The formation of economic groupings to foster free trade among sovereign member states is one of the most remarkable developments of the second half of the 20th century. These groupings, unlike those of a federal state, fall short of political union status. In the area of taxation, however, an economic grouping and a federal state with concurrent taxing authorities share common issues.
The papers in this book were prepared for a recent panel on the subject at the 50th Congress of the International Fiscal Association (IFA). The panel brought participants from various parts of the globe together to examine the United States of America, Australia, and Brazil as federal states and the European Union as a non-federal economic grouping.
The conference discussion centered on four principles: non-discrimination and the notion that free trade could only be achieved if the individual member states were prohibited from using local tax measures to inhibit the free flow of goods and services within the zone; 'locational neutrality,' limiting the ability of local taxing authorities to enact taxing measures which, for example, give tax incentives to enterprises of another member state and which result in distortions in the economy, and `national coherence', the often-advocated solution to this result; enforcement and collection of taxes; and desirability of having the member states of the federal states or economic grouping uniformly bound by international commitments made by their central authority.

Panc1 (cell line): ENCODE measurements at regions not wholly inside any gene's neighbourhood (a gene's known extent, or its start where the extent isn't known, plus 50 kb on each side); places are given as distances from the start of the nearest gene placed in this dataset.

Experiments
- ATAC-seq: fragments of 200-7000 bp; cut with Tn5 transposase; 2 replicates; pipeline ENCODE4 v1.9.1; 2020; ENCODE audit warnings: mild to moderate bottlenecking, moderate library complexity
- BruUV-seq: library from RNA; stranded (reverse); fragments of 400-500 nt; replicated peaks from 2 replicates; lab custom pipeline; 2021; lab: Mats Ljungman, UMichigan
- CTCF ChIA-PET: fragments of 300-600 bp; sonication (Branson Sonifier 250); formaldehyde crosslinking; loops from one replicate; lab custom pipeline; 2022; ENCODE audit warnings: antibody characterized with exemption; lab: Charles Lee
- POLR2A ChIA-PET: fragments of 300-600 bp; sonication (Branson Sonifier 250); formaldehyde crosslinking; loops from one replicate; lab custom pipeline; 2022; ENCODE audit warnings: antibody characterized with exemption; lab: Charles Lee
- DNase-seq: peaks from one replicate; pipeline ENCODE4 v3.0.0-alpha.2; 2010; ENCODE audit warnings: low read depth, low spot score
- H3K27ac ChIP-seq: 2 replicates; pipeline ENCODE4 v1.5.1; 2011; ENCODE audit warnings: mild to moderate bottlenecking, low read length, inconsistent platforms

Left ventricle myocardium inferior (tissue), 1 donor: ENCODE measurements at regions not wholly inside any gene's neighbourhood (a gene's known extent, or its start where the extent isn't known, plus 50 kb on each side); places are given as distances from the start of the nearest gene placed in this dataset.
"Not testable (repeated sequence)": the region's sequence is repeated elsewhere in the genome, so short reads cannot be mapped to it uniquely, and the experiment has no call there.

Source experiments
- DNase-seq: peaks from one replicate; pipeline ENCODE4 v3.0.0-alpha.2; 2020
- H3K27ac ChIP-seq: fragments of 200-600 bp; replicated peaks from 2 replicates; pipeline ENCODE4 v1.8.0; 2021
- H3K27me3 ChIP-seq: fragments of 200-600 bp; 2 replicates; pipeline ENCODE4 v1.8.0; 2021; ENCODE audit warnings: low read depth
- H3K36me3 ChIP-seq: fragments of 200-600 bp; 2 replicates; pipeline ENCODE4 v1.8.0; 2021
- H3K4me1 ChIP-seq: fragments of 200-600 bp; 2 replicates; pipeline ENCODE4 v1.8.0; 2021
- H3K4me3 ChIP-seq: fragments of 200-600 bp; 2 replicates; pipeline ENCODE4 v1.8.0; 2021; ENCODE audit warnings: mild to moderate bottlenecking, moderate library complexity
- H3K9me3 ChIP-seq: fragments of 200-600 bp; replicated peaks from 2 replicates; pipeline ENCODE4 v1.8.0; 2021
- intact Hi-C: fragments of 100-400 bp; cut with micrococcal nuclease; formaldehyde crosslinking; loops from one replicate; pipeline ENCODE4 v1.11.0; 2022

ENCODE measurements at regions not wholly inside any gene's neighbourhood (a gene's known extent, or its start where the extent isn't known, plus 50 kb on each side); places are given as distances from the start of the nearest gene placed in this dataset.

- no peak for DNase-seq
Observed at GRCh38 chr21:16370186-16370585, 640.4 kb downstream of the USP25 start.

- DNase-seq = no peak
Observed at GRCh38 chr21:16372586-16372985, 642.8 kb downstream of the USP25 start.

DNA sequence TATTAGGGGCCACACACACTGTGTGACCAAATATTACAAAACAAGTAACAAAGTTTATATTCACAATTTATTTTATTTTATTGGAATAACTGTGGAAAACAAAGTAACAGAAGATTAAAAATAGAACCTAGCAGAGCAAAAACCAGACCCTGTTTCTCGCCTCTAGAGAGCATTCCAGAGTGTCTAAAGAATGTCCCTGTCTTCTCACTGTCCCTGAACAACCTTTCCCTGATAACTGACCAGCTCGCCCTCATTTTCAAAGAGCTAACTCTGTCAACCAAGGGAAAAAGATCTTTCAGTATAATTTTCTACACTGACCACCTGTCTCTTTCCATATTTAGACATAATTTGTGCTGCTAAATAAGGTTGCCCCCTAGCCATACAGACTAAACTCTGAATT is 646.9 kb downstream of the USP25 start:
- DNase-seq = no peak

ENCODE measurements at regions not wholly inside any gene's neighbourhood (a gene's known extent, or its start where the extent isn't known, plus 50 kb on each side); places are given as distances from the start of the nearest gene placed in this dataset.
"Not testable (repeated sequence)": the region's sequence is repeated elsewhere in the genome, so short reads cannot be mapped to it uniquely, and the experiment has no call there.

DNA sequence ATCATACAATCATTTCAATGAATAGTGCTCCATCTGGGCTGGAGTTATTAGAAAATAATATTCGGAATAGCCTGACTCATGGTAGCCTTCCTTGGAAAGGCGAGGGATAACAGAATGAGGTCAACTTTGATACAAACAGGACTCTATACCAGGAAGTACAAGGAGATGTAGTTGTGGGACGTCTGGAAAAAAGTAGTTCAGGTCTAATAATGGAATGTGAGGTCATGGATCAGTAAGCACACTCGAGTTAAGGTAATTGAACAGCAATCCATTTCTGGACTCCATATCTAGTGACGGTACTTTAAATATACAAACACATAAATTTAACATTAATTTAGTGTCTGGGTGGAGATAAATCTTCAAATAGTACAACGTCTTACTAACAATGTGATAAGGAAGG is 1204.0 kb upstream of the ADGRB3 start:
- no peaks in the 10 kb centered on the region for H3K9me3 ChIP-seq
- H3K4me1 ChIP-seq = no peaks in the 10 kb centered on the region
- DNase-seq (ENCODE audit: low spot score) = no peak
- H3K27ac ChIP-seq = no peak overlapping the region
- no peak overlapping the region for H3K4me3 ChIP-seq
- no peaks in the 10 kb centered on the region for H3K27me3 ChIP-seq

Through these various topics emerges the conclusion that, despite the universal recognition that the taxing power of individual member states must be limited, no single solution will achieve the overriding goal of the free flow of goods, capital, and people.
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